Junkers Ju88A-1  4D+EK 

Pegal Burn, Isle of Hoy, Orkney













Aircraft Type Photo


BELOW: A Junkers Ju88 bomber.


a junkers ju-88 bomber


Photo: 1940. Published in Aircraft of the Fighting Powers Vol I. Ed: H J Cooper, O G Thetford and D A. Russell Harborough Publishing Co, Leicester, England 1940. (Courtesy, Wikipedia)






Aircraft Type and Background


Deutsche Luftwaffe Junkers Ju88A-1 / 4D+EK



The fastest of the German bombers, the twin-engine Junkers Ju88 was used to great effect by the Luftwaffe. It could be adapted for use as a medium bomber, a dive-bomber, a torpedo-bomber, a reconnaissance aircraft, and a night fighter.


The Ju88 was equipped initially with Daimler-Benz DB 600A V-12 engines. In later versions, Junkers Jumo 211-J1 or 211-J2 types were used. The Ju88A-1 featured here was equipped with 1,200hp Jumo 211B-1 engines.


The aircraft was equipped with internal bomb bays, supplemented in later models with provision for bombs carried externally. Later variants were fitted with increased wingspans, strengthened landing gear and rocket-assisted take-off equipment.


The Ju88 accommodated a crew of four.






Aircraft Incident Details                      


On October 16th 1939, Luftwaffe Junkers Ju88A-1 bombers left Westerland on the Isle of Sylt (Northern Germany) for anti-shipping raids against Britain. An initial raid targeted Rosyth, damaging three ships. However, two of the Ju88's were engaged by fighters of 602 and 603 Squadrons RAF and shot down by these fighters over the Firth of Forth.

The next day, the Luftwaffe conducted a raid against ships in Scapa Flow, including HMS Iron Duke which received two direct hits causing extensive damage. The battleship was saved from sinking by a tug called to its assistance.

However, during the attack, one Ju88 was struck by anti-aircraft fire from guns on a islet close to Hoy known as Rysa Little. Consequently, the bomber—now in flames—crashed to the ground on the Isle of Hoy, in the vicinity of Pegal Burn. With much of its bomb load still intact, the aircraft exploded on impact.

This was the first enemy bomber to be shot down over British soil by anti-aircraft guns (as distinct from the earlier air-to-air combat with the RAF over the Firth of Forth).

According to the RAF Museum, the bombs exploding on Hoy were considered to be the first enemy bombs to explode on British soil.

Three of the crew died in this engagement. The wireless operator / air gunner, however, survived.






Aircraft Crew Casualties


The crew who died were:

  • Oberleutnant  Walter Flaemig (pilot)
    [Equivalent Rank: Flying Officer / 1st Lieutenant]

  • Oberfeldwebel Faust (Observer)
    [Equivalent Rank: Warrant Officer / Master Sergeant]

  • Unteroffizier Attenburger (Wireless Operator / Air Gunner)
    [Equivalent Rank: Sergeant]


One crew member escaped (with serious injuries):


Unteroffizier Fritz Ambrosius (Wireless Operator / Air Gunner)
[Equivalent Rank: Sergeant]


Uffz. F. Ambrosius escaped by parachute. However, he sustained serious injuries when his parachute caught fire and he landed heavily. After his capture, he spent a month in hospital.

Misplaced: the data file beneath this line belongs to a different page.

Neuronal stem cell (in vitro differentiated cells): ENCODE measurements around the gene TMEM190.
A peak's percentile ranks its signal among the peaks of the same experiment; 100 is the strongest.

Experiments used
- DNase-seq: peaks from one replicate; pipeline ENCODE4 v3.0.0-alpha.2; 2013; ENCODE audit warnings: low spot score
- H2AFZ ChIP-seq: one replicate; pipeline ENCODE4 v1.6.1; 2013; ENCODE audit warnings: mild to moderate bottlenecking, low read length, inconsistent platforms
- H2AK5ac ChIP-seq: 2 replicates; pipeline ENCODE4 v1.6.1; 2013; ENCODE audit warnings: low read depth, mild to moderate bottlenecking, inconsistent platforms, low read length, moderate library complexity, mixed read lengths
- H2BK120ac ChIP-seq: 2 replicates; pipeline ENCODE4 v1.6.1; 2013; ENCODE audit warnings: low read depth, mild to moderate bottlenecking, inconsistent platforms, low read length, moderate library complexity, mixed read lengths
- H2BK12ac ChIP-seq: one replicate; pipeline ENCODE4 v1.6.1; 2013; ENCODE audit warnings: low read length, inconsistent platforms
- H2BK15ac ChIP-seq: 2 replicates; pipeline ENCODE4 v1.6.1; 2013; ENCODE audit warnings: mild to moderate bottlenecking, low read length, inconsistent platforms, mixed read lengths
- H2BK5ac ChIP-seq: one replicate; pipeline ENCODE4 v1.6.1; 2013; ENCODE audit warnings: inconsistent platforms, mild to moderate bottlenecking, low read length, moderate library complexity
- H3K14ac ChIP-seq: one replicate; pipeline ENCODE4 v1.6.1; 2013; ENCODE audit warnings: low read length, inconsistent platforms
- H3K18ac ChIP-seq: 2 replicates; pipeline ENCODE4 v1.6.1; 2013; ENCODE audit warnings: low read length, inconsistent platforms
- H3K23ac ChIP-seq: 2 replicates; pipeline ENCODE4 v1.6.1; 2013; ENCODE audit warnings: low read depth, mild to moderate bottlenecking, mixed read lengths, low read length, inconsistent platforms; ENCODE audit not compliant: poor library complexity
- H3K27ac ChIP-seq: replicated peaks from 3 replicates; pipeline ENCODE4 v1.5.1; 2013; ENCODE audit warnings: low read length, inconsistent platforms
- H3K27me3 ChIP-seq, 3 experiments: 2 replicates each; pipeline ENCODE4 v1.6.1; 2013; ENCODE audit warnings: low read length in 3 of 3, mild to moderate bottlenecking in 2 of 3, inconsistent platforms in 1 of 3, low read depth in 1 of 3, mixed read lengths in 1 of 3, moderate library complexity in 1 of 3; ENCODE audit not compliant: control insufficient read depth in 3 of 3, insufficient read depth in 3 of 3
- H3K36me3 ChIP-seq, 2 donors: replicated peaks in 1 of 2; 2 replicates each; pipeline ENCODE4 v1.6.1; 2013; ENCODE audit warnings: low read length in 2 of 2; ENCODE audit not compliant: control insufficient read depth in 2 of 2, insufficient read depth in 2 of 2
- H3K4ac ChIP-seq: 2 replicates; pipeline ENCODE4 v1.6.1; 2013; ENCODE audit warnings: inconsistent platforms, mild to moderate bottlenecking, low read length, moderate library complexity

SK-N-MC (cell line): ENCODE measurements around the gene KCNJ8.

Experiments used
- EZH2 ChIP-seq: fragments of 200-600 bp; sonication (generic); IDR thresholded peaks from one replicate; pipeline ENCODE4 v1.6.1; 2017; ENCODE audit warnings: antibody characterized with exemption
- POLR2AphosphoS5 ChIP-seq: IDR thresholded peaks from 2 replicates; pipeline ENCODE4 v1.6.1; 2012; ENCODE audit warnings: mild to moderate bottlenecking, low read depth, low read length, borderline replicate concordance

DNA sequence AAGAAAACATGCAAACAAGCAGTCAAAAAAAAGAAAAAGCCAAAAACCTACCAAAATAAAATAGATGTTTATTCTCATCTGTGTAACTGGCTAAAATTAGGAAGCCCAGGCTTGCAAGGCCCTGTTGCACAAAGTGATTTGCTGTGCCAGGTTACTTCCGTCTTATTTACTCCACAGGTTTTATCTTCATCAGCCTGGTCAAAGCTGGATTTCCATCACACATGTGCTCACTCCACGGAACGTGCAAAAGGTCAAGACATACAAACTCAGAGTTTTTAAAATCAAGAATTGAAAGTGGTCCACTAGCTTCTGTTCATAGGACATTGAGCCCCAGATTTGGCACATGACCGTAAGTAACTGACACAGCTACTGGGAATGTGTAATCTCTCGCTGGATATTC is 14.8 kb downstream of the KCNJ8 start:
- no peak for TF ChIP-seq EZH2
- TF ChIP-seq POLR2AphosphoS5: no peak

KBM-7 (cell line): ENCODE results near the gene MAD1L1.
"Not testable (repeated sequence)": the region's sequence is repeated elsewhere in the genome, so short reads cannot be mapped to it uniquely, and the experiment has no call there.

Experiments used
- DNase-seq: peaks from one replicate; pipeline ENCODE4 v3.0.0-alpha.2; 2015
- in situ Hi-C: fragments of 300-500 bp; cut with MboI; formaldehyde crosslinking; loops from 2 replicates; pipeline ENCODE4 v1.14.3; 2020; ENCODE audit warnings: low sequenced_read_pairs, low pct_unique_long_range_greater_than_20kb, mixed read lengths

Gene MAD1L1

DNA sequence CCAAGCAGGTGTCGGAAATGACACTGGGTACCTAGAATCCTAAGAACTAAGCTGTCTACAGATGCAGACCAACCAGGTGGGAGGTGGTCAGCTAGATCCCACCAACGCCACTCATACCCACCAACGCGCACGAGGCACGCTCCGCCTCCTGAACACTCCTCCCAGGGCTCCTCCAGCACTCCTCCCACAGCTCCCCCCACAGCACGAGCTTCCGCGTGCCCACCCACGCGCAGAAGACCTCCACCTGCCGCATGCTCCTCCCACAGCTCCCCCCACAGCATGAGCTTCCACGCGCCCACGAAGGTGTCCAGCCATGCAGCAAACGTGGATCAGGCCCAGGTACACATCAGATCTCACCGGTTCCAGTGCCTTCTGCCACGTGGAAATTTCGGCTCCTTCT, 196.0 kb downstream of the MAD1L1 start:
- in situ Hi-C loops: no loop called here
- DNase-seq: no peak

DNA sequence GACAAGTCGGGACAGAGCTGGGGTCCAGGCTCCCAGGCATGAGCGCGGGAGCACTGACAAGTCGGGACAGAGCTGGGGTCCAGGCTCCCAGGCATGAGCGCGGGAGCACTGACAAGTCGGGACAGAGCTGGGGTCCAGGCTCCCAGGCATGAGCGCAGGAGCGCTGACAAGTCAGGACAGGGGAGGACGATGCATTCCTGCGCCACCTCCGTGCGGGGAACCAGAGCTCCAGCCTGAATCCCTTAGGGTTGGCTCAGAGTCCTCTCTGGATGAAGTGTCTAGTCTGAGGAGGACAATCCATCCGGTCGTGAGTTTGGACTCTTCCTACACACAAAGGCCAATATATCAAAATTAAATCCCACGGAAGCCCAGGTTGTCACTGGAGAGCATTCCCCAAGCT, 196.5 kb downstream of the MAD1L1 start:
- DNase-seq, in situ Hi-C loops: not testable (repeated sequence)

Crash Site Photos

Memorial Photos

BELOW: Lyness Royal Naval Cemetery, with the Cross of Sacrifice on the right.


Lyness Royal Naval Cemetery with Cross of Sacrifice on the right of photo


Photo: (©) 2008 Steven Spink



BELOW: It is understood that the two graves shown below at Lyness Royal Naval Cemetery mark the last resting place of two of the three German airmen who died when their Ju88 was brought down over Hoy.


the headstone marking the last resting place of a german soldier / airman



a second german soldier / airman lies buried at this spot


Photos: (©) 2008 Steven Spink



BELOW: A propeller blade from the Ju88 that crashed at Pegal Burn. This blade is now on display in the museum on Hoy.


a propeller blade from the Ju-88. The blade is now at the museum on hoy


Photo: (©) 2008 Steven Spink



BELOW: Pegal Burn, on the Isle of Hoy, Orkney. The Ju88 crashed in this vicinty.


Pegal Burn, Isle of Hoy, Orkney


Photo: (©) 2008 Steven Spink



BELOW: Another view of Pegal Burn, where the Ju88 was brought down by anti-aircraft fire from the battery on Rysa Little.


Another view of Pegal Burn where the Ju88 was brought down by anti-aircraft fire from Rysa Little


Photo: (©) 2008 Steven Spink





Photo Gallery


At the moment, there are no additional crash site photos in the Photo Gallery.




















Crash Date / Site



Accident Date: 17 Oct 1939


Accident Site:

Pegal Burn (200m to sea level)

(Isle of Hoy)


Region: Orkney (Isle of Hoy)


Nearest town or village:



Nearest large town:

None on Hoy. Nearest by ferry to Stromness (N) or Kirkwall (E) on Orkney mainland.


OS Grid Ref. N/A


GPS Ref. N/A


Present Condition: Possibly, a few fragments still onsite; although these may have been removed. Part of a propeller blade is on display at the museum in Hoy.




Aircraft Details



Registration or Serial: 4D+EK


Operator: Deutsche Lufftwaffe


Operating Base: Westerland; Kampfgeschwader 30 Adler (Bomber)


Base Location: Westerland, Isle of Sylt, Northern Germany.


Current Airport Status: Operational Civil Airport


Current Airport Name: Flughaven Sylt (Westerland - Sylt Airport) (GWT / EDXW)





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